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TEM and SEM Characterization of Alkali Activated Slag

Figure 1. Slag activated with KOH SE images with EDS spectrum, curve 1 is the particle and curve 2 is the background.

Alkali-activated materials are considered third-generation binders after lime and ordinary Portland cement (OPC). There are two main families of alkali activated binders: the first one is the activation of industrial by-products such as fly ash and blast furnace slag with a mild alkaline solution and calcium silicate hydrate (C‑S‑H) as the main reaction product.

The second one is the alkali activation of natural aluminosilicates such as metakaolin with medium to high alkaline solutions. Alkali-activated materials have been known as an alternative to Portland cements due to the higher compressive strength, durability and environmental benefits [1,2]. Alkali‑activated blast furnace slag cements have been studied since the 1930s due to its high compressive strength, they can exceed 100 MPa in 28 days. The low Ca/Si ratio in slag improves its resistance to aggressive chemical materials such as acids, chlorides and sulphates [3,4,5]. Blast furnace slag is a highly heterogeneous material. It is well known that its chemical composition affects the physical properties of the alkali activated material, however there’s little work on how these inhomogeneities affect the microstructure and pore formation.

This study displays the characterization of two specimens; slag activated with KOH, and G5, which is slag with amorphous hydrophobic silica. Specimens were sputter coated with gold-palladium under a vacuum of 10 Pa, and then taken to TESCAN FESEM for examination. Backscattered electron (BSE) images were acquired at approximately 2.5kX using a 15kV beam voltage. In addition, elemental mapping and analysis were obtained by using energy dispersive X-Ray spectroscopy (EDS) on the specimens.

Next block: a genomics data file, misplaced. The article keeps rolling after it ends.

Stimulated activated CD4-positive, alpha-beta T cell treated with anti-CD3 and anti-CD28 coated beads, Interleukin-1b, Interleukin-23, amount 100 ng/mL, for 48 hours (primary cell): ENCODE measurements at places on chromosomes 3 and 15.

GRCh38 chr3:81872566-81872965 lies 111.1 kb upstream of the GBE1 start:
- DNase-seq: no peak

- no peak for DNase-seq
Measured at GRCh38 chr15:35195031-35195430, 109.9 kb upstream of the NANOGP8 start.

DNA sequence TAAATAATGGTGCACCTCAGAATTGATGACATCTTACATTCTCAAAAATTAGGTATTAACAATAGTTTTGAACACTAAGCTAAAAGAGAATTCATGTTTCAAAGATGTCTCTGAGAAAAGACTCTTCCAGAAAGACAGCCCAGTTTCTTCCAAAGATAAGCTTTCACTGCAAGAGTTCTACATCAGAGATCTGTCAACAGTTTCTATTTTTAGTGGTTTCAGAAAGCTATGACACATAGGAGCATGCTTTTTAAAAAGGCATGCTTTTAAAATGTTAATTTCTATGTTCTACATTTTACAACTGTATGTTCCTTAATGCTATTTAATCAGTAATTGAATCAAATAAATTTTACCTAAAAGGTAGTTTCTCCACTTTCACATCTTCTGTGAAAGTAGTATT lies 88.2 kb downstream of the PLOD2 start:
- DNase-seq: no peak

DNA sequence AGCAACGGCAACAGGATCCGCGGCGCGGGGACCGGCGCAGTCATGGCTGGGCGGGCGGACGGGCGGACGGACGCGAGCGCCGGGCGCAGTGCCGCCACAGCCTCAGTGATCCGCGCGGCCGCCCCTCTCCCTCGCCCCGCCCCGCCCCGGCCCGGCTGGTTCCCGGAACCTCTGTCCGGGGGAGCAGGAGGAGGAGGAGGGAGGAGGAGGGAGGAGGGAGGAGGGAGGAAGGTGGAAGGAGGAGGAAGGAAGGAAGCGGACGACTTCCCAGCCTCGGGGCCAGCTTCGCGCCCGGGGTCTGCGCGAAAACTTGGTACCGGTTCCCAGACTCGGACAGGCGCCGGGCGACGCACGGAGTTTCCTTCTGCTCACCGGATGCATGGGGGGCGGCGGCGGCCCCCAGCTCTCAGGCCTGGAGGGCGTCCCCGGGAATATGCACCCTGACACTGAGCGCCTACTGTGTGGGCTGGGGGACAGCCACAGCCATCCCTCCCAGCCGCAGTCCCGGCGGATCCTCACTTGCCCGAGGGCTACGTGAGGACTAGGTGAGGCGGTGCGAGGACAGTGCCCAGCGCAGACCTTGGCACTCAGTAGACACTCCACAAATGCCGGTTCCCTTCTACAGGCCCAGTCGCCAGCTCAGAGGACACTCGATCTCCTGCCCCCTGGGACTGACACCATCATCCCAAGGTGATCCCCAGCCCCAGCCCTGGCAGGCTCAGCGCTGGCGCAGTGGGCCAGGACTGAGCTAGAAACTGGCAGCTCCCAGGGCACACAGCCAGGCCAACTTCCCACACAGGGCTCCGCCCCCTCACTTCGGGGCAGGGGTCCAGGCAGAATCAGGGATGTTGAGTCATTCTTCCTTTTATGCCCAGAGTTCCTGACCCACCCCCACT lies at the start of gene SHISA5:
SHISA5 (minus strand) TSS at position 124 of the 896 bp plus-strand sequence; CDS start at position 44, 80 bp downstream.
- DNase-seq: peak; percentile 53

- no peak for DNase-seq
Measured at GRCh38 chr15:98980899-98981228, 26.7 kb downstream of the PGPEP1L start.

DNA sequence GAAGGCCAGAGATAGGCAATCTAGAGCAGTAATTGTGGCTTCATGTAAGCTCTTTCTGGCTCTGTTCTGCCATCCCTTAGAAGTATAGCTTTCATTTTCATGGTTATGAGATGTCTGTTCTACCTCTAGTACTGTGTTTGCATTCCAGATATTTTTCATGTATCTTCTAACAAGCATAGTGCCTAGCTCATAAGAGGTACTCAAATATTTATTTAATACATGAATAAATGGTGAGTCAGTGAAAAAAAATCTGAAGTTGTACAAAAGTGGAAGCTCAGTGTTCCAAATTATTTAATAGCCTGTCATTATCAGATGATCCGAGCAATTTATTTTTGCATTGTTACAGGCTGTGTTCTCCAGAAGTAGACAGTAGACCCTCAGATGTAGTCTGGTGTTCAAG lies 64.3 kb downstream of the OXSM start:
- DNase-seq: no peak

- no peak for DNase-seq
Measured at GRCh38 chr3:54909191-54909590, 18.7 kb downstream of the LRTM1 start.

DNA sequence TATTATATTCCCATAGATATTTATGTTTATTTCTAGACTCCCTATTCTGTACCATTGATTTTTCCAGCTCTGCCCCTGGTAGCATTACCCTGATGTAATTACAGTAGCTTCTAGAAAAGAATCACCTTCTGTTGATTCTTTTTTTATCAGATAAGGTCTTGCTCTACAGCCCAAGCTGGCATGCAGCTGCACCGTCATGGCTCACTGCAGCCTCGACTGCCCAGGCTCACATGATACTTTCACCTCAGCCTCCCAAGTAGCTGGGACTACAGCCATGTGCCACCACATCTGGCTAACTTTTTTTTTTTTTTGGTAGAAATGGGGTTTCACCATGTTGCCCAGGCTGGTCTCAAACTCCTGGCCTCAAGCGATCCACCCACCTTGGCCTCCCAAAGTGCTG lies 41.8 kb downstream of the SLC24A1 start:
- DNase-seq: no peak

The SE image of the slag activated with KOH shows homogenous bright particles in a darker background. The elemental mapping indicates a high concentration of Ca, Si and Mg in the white particles and a low concentration in O, Al and K. On the other hand the background had a low concentration of Ca, Si and Mg, while O, Al and K are higher in the background, as shown in Figure 1. The spectrum of the bright particle and the background is shown in Figure 2 where Ca, Si and Mg peaks are higher in the particle as compared with the background. However, the Ca/Si ratios for both the particle and the background are relatively similar: 1.66 and 1.69, respectively. In contrast, G5 image shows homogenous dark gray particles in a lighter background. The elemental mapping of dark particles is similar to the bright particles in the slag specimen. It shows a high density of Ca, Si and Mg and a lower density of O, Al and K. The Ca/Si ratios are high (1.45 and 1.57) in the particles, while they are 1 and 1.27 in the background.

Figure 2. G5 SE images with EDS spectrum, curves 1, 2 are the particles, and 3, 4 are the background.



[1] Li, C., Sun, H., & Li, L. A review: The comparison between alkali-activated slag (Si+ Ca) and metakaolin (Si+ Al) cements. Cement and Concrete Research, 40(9), 1341-1349 (2010).
[2] Pacheco-Torgal, F., Castro-Gomes, J., & Jalali, S. Alkali-activated binders: A review: Part 1. Historical background, terminology, reaction mechanisms and hydration products. Construction and Building Materials, 22(7), 1305-1314 (2008).
[3] Xu, H., Provis, J. L., van Deventer, J. S., & Krivenko, P. V. Characterization of aged slag concretes. ACI Materials Journal, 105 (2) (2008).
[4] Shi, C., Jiménez, A. F., & Palomo, A. New cements for the 21st century: the pursuit of an alternative to Portland cement. Cement and Concrete Research, 41 (7), 750-763 (2011).
[5] San Nicolas, R., Bernal, S. A., de Gutiérrez, R. M., van Deventer, J. S., & Provis, J. L. Distinctive microstructural features of aged sodium silicate-activated slag concretes. Cement and Concrete Research, 65, 41-51 (2014).